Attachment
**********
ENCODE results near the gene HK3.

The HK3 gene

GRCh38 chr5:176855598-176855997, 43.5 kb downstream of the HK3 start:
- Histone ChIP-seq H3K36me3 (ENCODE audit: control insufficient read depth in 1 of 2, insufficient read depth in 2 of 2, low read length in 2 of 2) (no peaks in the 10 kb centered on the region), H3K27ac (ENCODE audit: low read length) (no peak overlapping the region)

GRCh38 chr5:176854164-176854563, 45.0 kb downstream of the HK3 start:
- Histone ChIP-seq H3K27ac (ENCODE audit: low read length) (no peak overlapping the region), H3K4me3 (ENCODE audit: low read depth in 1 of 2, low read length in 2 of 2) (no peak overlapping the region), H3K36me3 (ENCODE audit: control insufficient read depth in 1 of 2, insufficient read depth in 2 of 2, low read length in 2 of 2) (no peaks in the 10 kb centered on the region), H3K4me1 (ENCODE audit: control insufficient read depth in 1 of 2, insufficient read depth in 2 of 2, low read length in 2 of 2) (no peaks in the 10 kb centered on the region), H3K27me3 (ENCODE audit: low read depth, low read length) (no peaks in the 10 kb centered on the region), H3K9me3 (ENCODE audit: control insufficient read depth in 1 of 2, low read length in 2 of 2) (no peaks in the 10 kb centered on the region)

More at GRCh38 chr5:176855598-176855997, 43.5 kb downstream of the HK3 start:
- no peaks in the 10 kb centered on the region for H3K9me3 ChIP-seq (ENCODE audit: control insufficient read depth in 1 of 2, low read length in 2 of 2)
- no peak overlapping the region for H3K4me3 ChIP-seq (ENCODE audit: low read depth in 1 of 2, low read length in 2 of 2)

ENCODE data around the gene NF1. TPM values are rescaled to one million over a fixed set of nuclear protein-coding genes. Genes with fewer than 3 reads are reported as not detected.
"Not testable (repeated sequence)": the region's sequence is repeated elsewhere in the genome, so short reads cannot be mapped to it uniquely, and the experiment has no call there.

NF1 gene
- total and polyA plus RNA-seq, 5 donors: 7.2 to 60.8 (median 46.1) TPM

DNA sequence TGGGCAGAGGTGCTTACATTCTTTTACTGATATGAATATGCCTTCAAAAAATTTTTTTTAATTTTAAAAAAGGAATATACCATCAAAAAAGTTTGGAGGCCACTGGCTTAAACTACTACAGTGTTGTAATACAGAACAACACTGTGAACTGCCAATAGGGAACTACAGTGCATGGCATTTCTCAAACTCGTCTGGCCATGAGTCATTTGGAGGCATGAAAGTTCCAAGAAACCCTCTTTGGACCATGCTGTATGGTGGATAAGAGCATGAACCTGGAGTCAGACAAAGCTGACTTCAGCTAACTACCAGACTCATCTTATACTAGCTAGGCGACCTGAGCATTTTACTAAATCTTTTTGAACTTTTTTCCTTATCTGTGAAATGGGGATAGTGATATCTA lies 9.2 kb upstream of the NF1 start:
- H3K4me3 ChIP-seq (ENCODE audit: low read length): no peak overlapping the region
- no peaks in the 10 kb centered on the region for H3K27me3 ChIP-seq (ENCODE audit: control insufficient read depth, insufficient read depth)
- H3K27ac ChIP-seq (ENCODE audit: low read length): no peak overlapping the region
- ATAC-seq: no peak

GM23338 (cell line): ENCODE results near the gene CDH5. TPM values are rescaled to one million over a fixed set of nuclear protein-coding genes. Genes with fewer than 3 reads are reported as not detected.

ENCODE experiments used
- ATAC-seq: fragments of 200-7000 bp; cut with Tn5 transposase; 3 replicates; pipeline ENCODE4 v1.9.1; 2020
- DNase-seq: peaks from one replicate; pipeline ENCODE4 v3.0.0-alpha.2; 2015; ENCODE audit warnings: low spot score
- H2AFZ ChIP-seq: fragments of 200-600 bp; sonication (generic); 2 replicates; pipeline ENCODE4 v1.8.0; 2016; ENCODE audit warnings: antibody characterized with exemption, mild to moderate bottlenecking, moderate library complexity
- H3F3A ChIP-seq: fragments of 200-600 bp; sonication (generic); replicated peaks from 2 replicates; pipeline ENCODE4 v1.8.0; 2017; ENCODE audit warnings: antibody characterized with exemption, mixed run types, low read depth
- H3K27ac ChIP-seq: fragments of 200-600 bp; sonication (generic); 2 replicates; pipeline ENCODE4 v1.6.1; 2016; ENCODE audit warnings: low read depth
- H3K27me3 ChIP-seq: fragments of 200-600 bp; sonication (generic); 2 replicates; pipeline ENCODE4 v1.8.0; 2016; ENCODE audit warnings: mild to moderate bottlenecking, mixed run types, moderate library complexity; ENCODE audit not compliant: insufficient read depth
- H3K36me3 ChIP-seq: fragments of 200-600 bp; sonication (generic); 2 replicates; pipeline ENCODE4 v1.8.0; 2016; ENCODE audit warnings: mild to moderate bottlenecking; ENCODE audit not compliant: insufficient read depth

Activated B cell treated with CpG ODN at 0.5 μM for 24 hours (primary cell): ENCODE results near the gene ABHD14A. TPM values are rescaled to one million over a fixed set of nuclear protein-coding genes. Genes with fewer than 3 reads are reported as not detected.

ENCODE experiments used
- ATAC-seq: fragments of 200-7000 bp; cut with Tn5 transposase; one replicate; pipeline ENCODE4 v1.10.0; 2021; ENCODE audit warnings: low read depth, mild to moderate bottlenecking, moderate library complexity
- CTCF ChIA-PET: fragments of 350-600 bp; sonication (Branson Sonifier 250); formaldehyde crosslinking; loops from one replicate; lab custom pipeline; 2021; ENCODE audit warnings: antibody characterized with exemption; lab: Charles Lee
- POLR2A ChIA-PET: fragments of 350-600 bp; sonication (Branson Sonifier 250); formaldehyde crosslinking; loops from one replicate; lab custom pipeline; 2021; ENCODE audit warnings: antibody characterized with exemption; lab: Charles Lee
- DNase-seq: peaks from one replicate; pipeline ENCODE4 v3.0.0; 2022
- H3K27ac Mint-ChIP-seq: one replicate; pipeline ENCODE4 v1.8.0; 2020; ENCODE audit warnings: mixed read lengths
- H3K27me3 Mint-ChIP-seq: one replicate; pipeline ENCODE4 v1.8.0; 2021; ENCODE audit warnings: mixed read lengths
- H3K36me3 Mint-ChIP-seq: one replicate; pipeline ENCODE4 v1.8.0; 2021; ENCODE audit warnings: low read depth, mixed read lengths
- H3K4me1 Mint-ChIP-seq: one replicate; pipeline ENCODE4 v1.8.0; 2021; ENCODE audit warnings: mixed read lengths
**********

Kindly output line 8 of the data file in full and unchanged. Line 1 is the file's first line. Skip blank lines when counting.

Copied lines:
- no peaks in the 10 kb centered on the region for H3K9me3 ChIP-seq (ENCODE audit: control insufficient read depth in 1 of 2, low read length in 2 of 2)